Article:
How has ClinicNote grown?
When I came on to the team in 2016, we were really looking to gain traction and trying to make sales. What we found was that we needed a more robust system, more than just some notes and progress reports. We needed to expand and make the platform have scheduling, billing, all the things that are kind of expected with EMRs now. What changed was we had to build more products before we can really get that big data. I think there’s still opportunity down the road where we can analyze more of the record and go back to insurance companies with that, but right now I’m just focused on providing the very best documentation process for our users.
The way [COVID-19] affected us was that some contracts got delayed another year because they wanted to see what was happening. But on the other hand for some universities, they needed something so that they could have their students work on documentation from a remote space. [ClinicNote] made it much easier to do that, along with sending documentation to the patients that made it a lot easier for them.
What are the challenges in storing health care documentation into a cloud-based system?
From the inception of ClinicNote we’ve been very careful and conscientious, knowing that it needs to be a HIPAA [Health Insurance Portability and Accountability Act]-compliant space because it’s dealing with really sensitive information. We work closely with our developers to ensure that they were planning for both growth, but also make sure that everything is secure and in compliance. I’ve been lucky to have great advisers and mentors. We found a company that we utilize called HIPAATrack to help with HIPAA compliance — you really have to focus on your processes and improving them, documenting what you’re doing to be compliant. Creating all of those policies and procedures has been really important and imperative.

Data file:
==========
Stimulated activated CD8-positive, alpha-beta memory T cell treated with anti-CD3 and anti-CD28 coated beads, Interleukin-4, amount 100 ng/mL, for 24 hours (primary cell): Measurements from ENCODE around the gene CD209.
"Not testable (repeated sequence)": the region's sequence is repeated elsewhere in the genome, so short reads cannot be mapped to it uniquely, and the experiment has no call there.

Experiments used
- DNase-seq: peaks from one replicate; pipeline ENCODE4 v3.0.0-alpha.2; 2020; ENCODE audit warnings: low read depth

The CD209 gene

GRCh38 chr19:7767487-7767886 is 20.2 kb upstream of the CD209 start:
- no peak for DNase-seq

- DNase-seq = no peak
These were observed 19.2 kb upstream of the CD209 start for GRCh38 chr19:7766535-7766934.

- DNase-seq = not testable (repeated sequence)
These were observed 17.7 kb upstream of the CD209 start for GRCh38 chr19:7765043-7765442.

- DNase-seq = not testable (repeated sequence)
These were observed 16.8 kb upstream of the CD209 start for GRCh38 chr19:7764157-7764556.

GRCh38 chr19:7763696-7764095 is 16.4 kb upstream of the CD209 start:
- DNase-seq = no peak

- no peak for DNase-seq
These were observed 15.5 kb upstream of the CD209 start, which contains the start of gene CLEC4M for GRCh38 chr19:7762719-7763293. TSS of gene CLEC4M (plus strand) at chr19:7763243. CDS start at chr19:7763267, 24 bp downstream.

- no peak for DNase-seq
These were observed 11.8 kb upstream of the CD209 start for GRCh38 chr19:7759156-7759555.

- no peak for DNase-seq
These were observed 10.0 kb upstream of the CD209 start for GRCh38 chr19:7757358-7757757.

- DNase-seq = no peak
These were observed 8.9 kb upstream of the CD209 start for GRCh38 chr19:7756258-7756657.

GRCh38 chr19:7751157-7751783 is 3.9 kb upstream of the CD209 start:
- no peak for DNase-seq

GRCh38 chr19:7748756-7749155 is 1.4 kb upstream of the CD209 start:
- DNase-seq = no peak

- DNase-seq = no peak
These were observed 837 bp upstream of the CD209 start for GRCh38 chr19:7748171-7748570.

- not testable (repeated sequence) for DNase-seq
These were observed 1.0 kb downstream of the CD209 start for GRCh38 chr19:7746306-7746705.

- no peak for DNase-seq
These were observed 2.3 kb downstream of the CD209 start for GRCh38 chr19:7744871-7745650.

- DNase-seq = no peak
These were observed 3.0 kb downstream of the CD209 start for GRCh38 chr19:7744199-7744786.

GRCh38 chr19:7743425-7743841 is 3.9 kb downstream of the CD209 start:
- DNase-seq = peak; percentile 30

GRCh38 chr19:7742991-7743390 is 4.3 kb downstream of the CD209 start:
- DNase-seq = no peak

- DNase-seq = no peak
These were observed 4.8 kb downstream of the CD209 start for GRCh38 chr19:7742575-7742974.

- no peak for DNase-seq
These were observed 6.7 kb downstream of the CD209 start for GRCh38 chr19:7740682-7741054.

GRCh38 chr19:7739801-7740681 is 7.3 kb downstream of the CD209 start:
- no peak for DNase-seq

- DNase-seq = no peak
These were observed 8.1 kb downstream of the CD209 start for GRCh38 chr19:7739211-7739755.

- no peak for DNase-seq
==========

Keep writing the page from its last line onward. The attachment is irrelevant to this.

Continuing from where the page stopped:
How is patient access to their own medical records changing through this process?
I think it’s becoming more and more readily available. With the patient portal access, patients then can see finalized documents that the provider wanted to share — they can see their scheduled appointments, they can message their provider if they need to, and I think that is something that will continue to be easier and more streamlined.
What are your predictions in the next few years? What will ClinicNote look like?
I think COVID-19 has made using the internet more of a necessity, especially if you think of remote Iowa — it’s not easy to access good therapy unless you have someone who came to live in your small town and that’s their expertise. Otherwise you have to drive and see your therapist. I think a trend we’ll see as the internet continues to improve is our ability to seek service that’s exceptional will become easier and easier. It’s really important that EMRs match that. You’ll see some telehealth exploration, such as Doctors on Demand, that sort of thing. I could see telehealth being integrated with EMR systems.
One of our main goals is just to get a foothold in the other disciplines, occupational therapy, physical therapy and athletic training, and continue to grow in speech and audiology. If we do that, we’ll be happy as a company because we’re helping serve more people.